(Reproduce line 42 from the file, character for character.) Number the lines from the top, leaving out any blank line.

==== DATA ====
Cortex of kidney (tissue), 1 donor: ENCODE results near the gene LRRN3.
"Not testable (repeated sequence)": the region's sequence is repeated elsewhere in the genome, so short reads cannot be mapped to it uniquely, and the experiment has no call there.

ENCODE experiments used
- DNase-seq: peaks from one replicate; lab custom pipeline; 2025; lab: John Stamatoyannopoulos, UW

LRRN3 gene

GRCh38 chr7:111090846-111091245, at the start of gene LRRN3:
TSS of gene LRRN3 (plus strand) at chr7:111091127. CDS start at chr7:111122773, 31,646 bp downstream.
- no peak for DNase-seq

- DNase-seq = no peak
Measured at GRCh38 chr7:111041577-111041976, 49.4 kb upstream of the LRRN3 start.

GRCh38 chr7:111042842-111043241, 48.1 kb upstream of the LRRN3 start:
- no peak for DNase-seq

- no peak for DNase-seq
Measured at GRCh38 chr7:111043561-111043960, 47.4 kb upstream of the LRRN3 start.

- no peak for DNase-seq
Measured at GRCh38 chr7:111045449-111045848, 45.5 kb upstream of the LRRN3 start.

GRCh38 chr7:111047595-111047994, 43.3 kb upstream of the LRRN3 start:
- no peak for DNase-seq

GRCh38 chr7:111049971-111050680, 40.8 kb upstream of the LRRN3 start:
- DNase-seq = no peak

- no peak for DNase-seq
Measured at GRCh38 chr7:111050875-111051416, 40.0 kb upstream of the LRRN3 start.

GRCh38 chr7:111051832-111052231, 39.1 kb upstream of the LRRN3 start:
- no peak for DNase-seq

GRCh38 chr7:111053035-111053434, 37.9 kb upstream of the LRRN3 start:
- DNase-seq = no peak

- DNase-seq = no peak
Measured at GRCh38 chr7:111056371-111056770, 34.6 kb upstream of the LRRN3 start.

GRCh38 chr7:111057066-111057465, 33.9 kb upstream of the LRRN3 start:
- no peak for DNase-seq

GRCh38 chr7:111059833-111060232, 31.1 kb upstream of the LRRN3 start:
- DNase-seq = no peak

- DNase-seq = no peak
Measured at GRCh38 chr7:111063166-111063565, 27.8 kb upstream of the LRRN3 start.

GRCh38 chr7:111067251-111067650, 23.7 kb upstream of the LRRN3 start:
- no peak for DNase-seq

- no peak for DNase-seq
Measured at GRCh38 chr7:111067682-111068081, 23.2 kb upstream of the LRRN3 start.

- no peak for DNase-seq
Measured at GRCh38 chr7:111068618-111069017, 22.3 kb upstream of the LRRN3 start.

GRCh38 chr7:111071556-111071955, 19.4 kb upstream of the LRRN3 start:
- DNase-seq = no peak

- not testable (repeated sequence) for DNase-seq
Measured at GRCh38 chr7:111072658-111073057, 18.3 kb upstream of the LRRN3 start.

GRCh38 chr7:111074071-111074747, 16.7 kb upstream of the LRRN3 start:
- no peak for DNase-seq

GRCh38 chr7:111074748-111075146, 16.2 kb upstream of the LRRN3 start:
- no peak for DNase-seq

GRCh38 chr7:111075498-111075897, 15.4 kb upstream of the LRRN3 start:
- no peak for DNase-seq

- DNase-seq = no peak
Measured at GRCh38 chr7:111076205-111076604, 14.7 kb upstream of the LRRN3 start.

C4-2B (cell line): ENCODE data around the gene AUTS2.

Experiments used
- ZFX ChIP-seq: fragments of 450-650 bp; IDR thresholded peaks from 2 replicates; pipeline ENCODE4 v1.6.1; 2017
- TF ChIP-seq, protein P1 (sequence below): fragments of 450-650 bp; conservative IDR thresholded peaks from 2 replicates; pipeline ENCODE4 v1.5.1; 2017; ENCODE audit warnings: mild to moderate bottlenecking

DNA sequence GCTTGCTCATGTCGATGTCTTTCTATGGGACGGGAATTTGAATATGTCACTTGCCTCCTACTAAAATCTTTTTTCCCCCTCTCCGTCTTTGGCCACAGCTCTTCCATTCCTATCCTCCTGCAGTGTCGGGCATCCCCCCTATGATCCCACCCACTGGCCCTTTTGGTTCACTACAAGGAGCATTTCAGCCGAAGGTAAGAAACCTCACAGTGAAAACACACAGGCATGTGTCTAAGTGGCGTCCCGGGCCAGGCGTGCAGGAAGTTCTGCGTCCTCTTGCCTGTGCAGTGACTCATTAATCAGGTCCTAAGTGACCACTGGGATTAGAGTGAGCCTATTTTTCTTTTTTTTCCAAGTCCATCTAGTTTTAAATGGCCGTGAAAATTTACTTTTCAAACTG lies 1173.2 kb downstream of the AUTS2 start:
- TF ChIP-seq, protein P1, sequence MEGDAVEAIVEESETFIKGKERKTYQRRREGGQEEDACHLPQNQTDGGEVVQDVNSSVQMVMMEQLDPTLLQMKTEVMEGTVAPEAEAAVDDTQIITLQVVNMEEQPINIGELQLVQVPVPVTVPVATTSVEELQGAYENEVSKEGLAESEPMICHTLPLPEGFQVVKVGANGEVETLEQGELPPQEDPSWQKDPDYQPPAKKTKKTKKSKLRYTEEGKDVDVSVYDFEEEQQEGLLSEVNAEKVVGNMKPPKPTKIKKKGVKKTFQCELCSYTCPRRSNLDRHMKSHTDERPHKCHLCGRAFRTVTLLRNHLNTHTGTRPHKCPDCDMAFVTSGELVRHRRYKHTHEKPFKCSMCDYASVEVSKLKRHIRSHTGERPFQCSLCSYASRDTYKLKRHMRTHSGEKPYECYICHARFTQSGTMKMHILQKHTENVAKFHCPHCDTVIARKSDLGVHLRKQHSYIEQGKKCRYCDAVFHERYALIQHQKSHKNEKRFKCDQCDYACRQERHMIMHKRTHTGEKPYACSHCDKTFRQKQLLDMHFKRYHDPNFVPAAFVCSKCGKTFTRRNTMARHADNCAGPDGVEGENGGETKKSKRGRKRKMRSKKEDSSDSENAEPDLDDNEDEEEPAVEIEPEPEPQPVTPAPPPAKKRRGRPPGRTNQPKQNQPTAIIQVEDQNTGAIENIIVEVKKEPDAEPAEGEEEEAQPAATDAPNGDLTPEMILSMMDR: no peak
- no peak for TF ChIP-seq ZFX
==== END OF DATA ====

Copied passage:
- DNase-seq = no peak